Finally, the secondary stage. Here the outputs of the main transformer are rectified and filtered and then delivered to the PC. The rectification of the negative voltages (-5 V and –12 V) is done by conventional diodes, since they don’t demand a lot of power and current. But for the rectification of the positive voltages (+3.3 V, +5 V and +12 V) is done by power Schottky rectifiers, that are three-terminal components that look like power transistors but they have two power diodes inside. The way rectification is done depends on the power supply model and two configurations are possible, shown in Figure 27.
Configuration “A” is more used by low-end power supplies. As you can see, this configuration needs three pins from the transformer. Configuration “B” is more used by high-end power supplies. Here only two transformer pins are used, however the ferrite coil must be physically bigger and thus more expensive, and that is one of the main reasons low-end power supplies don’t use this configuration.
Also on high-end power supplies, in order to increase the maximum current the power supply can deliver two power diodes can be connected in parallel, thus doubling the maximum current the circuit can handle.
All power supplies have a complete rectification and filtering circuit for the +12 V and +5 V outputs, so all power supplies have at least two circuits like the one shown in Figure 27.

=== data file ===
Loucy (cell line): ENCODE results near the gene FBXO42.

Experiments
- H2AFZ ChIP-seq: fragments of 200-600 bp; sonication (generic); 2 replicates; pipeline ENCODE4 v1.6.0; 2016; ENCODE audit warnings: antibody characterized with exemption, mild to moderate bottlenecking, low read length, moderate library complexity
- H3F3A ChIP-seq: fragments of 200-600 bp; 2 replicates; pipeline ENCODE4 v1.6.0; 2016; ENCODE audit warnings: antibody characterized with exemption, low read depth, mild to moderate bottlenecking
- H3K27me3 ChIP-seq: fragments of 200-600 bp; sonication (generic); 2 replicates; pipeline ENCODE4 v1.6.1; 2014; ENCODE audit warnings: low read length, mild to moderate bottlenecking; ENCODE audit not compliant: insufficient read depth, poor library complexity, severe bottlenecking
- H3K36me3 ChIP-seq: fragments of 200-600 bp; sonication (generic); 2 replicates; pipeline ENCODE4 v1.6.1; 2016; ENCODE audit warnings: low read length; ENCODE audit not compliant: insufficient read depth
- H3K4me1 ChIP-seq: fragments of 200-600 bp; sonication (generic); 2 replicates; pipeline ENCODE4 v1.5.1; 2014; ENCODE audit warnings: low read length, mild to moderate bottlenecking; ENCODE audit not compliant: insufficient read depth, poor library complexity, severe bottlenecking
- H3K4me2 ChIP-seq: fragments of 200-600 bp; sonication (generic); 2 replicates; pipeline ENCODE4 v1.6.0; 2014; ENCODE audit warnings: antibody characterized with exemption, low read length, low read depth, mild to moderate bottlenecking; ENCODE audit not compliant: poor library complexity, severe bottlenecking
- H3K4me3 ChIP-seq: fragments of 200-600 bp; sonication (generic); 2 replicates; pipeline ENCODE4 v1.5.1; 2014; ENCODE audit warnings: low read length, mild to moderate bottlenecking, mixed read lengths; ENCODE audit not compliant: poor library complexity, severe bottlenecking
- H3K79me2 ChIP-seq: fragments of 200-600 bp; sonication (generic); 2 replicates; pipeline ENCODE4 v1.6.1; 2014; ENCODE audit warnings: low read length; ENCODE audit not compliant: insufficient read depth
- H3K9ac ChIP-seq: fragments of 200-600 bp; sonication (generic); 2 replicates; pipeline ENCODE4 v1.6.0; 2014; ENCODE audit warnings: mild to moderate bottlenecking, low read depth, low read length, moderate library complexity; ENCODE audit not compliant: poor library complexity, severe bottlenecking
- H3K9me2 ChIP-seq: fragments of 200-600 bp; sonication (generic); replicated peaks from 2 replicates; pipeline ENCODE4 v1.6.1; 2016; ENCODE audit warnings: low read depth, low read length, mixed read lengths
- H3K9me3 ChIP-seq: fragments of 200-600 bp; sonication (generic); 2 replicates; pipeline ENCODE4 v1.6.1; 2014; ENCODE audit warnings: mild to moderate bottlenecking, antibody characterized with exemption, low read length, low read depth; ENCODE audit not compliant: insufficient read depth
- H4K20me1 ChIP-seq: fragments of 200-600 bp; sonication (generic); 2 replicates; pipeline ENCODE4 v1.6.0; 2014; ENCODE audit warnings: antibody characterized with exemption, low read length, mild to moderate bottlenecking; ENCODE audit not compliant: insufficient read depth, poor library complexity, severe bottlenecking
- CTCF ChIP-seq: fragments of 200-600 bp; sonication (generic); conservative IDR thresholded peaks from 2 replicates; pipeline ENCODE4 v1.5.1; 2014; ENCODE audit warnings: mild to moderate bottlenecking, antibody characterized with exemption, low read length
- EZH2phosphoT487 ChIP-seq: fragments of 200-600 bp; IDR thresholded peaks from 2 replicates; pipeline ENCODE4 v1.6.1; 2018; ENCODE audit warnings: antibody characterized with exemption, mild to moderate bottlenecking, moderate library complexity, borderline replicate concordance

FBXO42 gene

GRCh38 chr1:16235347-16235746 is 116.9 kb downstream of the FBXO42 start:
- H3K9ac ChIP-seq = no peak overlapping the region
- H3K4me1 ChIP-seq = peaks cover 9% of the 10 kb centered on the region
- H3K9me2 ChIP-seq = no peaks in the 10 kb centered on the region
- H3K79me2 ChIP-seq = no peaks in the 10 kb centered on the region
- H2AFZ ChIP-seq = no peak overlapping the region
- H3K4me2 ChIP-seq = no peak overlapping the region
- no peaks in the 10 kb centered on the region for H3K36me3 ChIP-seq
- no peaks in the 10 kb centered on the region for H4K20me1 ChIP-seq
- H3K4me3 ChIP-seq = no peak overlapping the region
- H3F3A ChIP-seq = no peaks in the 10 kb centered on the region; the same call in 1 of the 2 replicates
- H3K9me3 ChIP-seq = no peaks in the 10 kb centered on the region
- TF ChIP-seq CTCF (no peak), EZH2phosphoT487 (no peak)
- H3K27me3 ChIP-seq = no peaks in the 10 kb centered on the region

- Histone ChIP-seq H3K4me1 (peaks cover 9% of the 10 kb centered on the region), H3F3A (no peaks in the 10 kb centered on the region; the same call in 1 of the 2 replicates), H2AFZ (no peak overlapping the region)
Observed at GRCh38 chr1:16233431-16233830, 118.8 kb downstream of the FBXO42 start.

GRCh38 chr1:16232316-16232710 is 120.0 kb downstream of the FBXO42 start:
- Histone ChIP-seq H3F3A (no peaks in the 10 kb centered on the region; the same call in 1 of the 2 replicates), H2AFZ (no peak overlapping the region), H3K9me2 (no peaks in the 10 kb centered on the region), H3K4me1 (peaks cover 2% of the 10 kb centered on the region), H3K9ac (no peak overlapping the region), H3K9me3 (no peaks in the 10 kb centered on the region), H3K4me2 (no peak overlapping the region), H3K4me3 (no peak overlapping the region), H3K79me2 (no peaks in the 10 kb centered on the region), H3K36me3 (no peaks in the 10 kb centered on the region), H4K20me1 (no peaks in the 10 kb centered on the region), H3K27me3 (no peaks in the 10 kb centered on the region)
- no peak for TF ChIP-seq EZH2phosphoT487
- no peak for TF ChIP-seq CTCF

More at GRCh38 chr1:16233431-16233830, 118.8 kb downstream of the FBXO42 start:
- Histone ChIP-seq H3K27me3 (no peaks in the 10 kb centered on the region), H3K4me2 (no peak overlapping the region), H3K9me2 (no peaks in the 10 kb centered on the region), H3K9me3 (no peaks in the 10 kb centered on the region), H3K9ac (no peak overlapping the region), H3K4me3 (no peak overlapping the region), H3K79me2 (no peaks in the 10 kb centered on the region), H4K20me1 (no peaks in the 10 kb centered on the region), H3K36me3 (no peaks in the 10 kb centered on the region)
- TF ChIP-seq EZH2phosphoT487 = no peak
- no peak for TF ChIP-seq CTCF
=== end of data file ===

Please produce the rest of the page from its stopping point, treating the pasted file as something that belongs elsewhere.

But for the +3.3 V output, three options can be used:
- Adding a +3.3 V voltage regulator to the +5 V output. This is the most common option on low-end power supplies.
- Adding a complete rectification and filtering circuit like the one shown in Figure 27 for the +3.3 V output, but sharing the same transformer output used by the +5 V rectification circuit. This is the most common option for high-end power supplies.
- Using a complete independent +3.3 V rectification and filtering circuit. This is very rare and would be found on very high-end and expensive power supplies. To date we’ve seen only one power supply using this option (Enermax Galaxy 1000 W, for the record).
Because the +3.3 V output usually uses the +5 V circuit totally (on low-end power supplies) or in part (on high-end power supplies), the +3.3 V output is limited by the +5 V output and vice-versa. That’s why PC power supplies have a “combined power” rating, stating the maximum power that these two outputs can pull together, in addition of each output maximum power (the combined power is lower than the sum of the +3.3 V and +5 V power ratings).
In Figure 28 you have an overall look at the secondary of a low-end power supply. Here you can see the integrated circuit in charge of generating the Power Good signal. Usually low-end power supplies use a LM339 or equivalent for this task.
You will find several electrolytic capacitor (far smaller than the ones found on the voltage doubler or active PFC circuit) and several coils. They are in charge of the filtering stage (see Figure 27).
For a better shot we cut all the wires and removed the two big filtering coils. In Figure 29, you can see the smaller diodes used on the rectification of the -12 V and –5 V lines, which have smaller current (and thus power) ratings (0.5 A each on this specific power supply). The other voltage outputs have current needs far above 1 A, requiring power diodes for performing the rectification.
- 1. Introduction
- 2. Switching Power Supply Diagram
- 3. Inside a PC Power Supply
- 4. Transient Filtering
- 5. Voltage Doubler and Primary Rectifier
- 6. Active PFC
- 7. Switching Transistors
- 8. Transformers and PWM Control Circuit
- 9. The Secondary
- 10. The Secondary (Cont’d)